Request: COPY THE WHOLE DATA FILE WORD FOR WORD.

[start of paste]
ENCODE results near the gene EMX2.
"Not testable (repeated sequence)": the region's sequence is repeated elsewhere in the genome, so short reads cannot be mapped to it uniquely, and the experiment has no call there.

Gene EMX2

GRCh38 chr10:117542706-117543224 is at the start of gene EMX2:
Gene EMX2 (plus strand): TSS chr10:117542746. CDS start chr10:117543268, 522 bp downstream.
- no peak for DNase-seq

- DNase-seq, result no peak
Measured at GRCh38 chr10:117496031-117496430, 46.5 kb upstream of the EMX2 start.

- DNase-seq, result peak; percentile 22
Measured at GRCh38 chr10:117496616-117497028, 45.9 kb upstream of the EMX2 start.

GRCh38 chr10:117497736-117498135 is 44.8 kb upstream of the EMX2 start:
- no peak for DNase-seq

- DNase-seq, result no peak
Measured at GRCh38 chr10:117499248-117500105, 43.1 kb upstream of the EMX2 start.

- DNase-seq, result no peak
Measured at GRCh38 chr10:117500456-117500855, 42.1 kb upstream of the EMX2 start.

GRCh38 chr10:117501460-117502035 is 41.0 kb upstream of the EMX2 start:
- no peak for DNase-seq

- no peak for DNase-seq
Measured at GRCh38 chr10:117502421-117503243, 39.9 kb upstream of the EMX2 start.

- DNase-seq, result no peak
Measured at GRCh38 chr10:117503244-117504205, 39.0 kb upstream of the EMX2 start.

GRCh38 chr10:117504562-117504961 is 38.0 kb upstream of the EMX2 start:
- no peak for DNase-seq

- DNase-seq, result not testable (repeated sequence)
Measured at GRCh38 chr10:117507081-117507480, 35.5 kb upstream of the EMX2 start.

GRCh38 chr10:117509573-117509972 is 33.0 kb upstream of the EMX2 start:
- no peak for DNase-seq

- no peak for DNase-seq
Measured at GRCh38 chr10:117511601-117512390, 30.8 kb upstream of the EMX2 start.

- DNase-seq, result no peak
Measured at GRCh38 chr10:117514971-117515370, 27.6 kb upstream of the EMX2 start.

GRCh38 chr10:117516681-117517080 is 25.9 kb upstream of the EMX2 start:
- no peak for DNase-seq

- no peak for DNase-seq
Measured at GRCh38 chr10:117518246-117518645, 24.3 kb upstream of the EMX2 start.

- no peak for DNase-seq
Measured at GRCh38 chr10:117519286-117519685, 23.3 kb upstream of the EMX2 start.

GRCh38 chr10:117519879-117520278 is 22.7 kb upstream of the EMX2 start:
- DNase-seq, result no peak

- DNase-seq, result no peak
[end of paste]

ENCODE results near the gene EMX2.
"Not testable (repeated sequence)": the region's sequence is repeated elsewhere in the genome, so short reads cannot be mapped to it uniquely, and the experiment has no call there.

Gene EMX2

GRCh38 chr10:117542706-117543224 is at the start of gene EMX2:
Gene EMX2 (plus strand): TSS chr10:117542746. CDS start chr10:117543268, 522 bp downstream.
- no peak for DNase-seq

- DNase-seq, result no peak
Measured at GRCh38 chr10:117496031-117496430, 46.5 kb upstream of the EMX2 start.

- DNase-seq, result peak; percentile 22
Measured at GRCh38 chr10:117496616-117497028, 45.9 kb upstream of the EMX2 start.

GRCh38 chr10:117497736-117498135 is 44.8 kb upstream of the EMX2 start:
- no peak for DNase-seq

- DNase-seq, result no peak
Measured at GRCh38 chr10:117499248-117500105, 43.1 kb upstream of the EMX2 start.

- DNase-seq, result no peak
Measured at GRCh38 chr10:117500456-117500855, 42.1 kb upstream of the EMX2 start.

GRCh38 chr10:117501460-117502035 is 41.0 kb upstream of the EMX2 start:
- no peak for DNase-seq

- no peak for DNase-seq
Measured at GRCh38 chr10:117502421-117503243, 39.9 kb upstream of the EMX2 start.

- DNase-seq, result no peak
Measured at GRCh38 chr10:117503244-117504205, 39.0 kb upstream of the EMX2 start.

GRCh38 chr10:117504562-117504961 is 38.0 kb upstream of the EMX2 start:
- no peak for DNase-seq

- DNase-seq, result not testable (repeated sequence)
Measured at GRCh38 chr10:117507081-117507480, 35.5 kb upstream of the EMX2 start.

GRCh38 chr10:117509573-117509972 is 33.0 kb upstream of the EMX2 start:
- no peak for DNase-seq

- no peak for DNase-seq
Measured at GRCh38 chr10:117511601-117512390, 30.8 kb upstream of the EMX2 start.

- DNase-seq, result no peak
Measured at GRCh38 chr10:117514971-117515370, 27.6 kb upstream of the EMX2 start.

GRCh38 chr10:117516681-117517080 is 25.9 kb upstream of the EMX2 start:
- no peak for DNase-seq

- no peak for DNase-seq
Measured at GRCh38 chr10:117518246-117518645, 24.3 kb upstream of the EMX2 start.

- no peak for DNase-seq
Measured at GRCh38 chr10:117519286-117519685, 23.3 kb upstream of the EMX2 start.

GRCh38 chr10:117519879-117520278 is 22.7 kb upstream of the EMX2 start:
- DNase-seq, result no peak

- DNase-seq, result no peak